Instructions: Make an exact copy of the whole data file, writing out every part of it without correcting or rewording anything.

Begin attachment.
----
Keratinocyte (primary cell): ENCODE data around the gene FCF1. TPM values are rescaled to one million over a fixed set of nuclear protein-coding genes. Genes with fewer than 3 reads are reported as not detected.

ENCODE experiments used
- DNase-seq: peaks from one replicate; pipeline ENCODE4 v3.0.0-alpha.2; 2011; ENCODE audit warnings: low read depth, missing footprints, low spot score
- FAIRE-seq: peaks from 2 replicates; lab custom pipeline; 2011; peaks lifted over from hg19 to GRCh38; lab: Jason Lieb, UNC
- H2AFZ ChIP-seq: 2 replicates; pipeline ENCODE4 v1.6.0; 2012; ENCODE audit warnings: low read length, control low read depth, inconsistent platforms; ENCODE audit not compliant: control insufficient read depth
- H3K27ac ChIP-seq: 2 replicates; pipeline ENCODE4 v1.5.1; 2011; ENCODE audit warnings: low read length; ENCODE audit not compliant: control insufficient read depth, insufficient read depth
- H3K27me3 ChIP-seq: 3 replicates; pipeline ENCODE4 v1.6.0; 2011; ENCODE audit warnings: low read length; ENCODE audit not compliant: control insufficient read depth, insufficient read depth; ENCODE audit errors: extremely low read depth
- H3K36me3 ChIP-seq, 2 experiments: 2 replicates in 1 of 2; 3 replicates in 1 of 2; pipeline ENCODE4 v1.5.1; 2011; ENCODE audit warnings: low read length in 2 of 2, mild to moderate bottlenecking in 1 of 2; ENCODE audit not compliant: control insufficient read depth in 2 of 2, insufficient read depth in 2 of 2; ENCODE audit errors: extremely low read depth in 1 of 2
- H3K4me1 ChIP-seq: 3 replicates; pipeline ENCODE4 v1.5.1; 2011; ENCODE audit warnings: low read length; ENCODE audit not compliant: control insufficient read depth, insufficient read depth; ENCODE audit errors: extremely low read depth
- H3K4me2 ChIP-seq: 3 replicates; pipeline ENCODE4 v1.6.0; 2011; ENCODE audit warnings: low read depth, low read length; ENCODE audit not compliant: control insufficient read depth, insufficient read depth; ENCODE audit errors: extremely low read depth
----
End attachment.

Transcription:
Keratinocyte (primary cell): ENCODE data around the gene FCF1. TPM values are rescaled to one million over a fixed set of nuclear protein-coding genes. Genes with fewer than 3 reads are reported as not detected.

ENCODE experiments used
- DNase-seq: peaks from one replicate; pipeline ENCODE4 v3.0.0-alpha.2; 2011; ENCODE audit warnings: low read depth, missing footprints, low spot score
- FAIRE-seq: peaks from 2 replicates; lab custom pipeline; 2011; peaks lifted over from hg19 to GRCh38; lab: Jason Lieb, UNC
- H2AFZ ChIP-seq: 2 replicates; pipeline ENCODE4 v1.6.0; 2012; ENCODE audit warnings: low read length, control low read depth, inconsistent platforms; ENCODE audit not compliant: control insufficient read depth
- H3K27ac ChIP-seq: 2 replicates; pipeline ENCODE4 v1.5.1; 2011; ENCODE audit warnings: low read length; ENCODE audit not compliant: control insufficient read depth, insufficient read depth
- H3K27me3 ChIP-seq: 3 replicates; pipeline ENCODE4 v1.6.0; 2011; ENCODE audit warnings: low read length; ENCODE audit not compliant: control insufficient read depth, insufficient read depth; ENCODE audit errors: extremely low read depth
- H3K36me3 ChIP-seq, 2 experiments: 2 replicates in 1 of 2; 3 replicates in 1 of 2; pipeline ENCODE4 v1.5.1; 2011; ENCODE audit warnings: low read length in 2 of 2, mild to moderate bottlenecking in 1 of 2; ENCODE audit not compliant: control insufficient read depth in 2 of 2, insufficient read depth in 2 of 2; ENCODE audit errors: extremely low read depth in 1 of 2
- H3K4me1 ChIP-seq: 3 replicates; pipeline ENCODE4 v1.5.1; 2011; ENCODE audit warnings: low read length; ENCODE audit not compliant: control insufficient read depth, insufficient read depth; ENCODE audit errors: extremely low read depth
- H3K4me2 ChIP-seq: 3 replicates; pipeline ENCODE4 v1.6.0; 2011; ENCODE audit warnings: low read depth, low read length; ENCODE audit not compliant: control insufficient read depth, insufficient read depth; ENCODE audit errors: extremely low read depth